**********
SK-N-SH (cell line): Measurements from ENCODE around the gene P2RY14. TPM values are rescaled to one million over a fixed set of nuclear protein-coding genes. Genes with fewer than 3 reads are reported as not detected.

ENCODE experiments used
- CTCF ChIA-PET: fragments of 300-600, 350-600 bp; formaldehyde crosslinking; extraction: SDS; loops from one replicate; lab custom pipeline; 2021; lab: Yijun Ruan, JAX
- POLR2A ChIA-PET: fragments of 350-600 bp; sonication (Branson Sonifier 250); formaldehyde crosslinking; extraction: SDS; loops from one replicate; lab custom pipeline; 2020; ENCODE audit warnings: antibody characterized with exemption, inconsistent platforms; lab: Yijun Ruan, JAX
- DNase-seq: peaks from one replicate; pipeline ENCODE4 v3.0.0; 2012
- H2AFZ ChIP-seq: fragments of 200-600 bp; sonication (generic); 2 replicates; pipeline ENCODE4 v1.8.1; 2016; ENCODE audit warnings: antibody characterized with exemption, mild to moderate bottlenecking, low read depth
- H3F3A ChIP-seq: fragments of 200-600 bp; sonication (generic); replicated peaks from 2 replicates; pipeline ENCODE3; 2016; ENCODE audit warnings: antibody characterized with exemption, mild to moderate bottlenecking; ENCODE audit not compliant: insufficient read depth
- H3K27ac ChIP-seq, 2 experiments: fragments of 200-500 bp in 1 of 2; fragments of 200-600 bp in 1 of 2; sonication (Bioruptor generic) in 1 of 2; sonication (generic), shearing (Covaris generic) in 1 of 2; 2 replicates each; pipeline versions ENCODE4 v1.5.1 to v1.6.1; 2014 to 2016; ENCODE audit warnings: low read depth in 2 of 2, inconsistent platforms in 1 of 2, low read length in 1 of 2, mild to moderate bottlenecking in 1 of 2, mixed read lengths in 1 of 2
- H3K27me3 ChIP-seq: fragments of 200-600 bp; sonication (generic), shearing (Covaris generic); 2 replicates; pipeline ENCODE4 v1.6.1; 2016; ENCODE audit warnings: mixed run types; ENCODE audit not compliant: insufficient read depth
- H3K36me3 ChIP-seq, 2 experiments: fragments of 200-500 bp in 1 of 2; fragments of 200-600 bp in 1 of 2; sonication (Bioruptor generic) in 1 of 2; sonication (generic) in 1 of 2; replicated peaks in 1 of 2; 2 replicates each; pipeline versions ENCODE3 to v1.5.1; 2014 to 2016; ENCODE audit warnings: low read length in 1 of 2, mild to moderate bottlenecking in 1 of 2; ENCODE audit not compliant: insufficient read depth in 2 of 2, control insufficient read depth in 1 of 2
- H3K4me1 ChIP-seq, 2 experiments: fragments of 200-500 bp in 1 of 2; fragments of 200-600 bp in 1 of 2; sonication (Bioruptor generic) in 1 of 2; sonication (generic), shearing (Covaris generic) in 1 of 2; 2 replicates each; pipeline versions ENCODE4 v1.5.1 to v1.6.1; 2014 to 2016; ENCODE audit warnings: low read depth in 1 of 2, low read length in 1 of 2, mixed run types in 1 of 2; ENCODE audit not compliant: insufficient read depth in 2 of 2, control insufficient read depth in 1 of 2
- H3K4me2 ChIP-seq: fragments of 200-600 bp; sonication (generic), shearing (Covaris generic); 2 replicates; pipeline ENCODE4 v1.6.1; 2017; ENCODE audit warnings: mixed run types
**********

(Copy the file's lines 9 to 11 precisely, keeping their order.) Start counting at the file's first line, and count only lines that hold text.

- H3K27me3 ChIP-seq: fragments of 200-600 bp; sonication (generic), shearing (Covaris generic); 2 replicates; pipeline ENCODE4 v1.6.1; 2016; ENCODE audit warnings: mixed run types; ENCODE audit not compliant: insufficient read depth
- H3K36me3 ChIP-seq, 2 experiments: fragments of 200-500 bp in 1 of 2; fragments of 200-600 bp in 1 of 2; sonication (Bioruptor generic) in 1 of 2; sonication (generic) in 1 of 2; replicated peaks in 1 of 2; 2 replicates each; pipeline versions ENCODE3 to v1.5.1; 2014 to 2016; ENCODE audit warnings: low read length in 1 of 2, mild to moderate bottlenecking in 1 of 2; ENCODE audit not compliant: insufficient read depth in 2 of 2, control insufficient read depth in 1 of 2
- H3K4me1 ChIP-seq, 2 experiments: fragments of 200-500 bp in 1 of 2; fragments of 200-600 bp in 1 of 2; sonication (Bioruptor generic) in 1 of 2; sonication (generic), shearing (Covaris generic) in 1 of 2; 2 replicates each; pipeline versions ENCODE4 v1.5.1 to v1.6.1; 2014 to 2016; ENCODE audit warnings: low read depth in 1 of 2, low read length in 1 of 2, mixed run types in 1 of 2; ENCODE audit not compliant: insufficient read depth in 2 of 2, control insufficient read depth in 1 of 2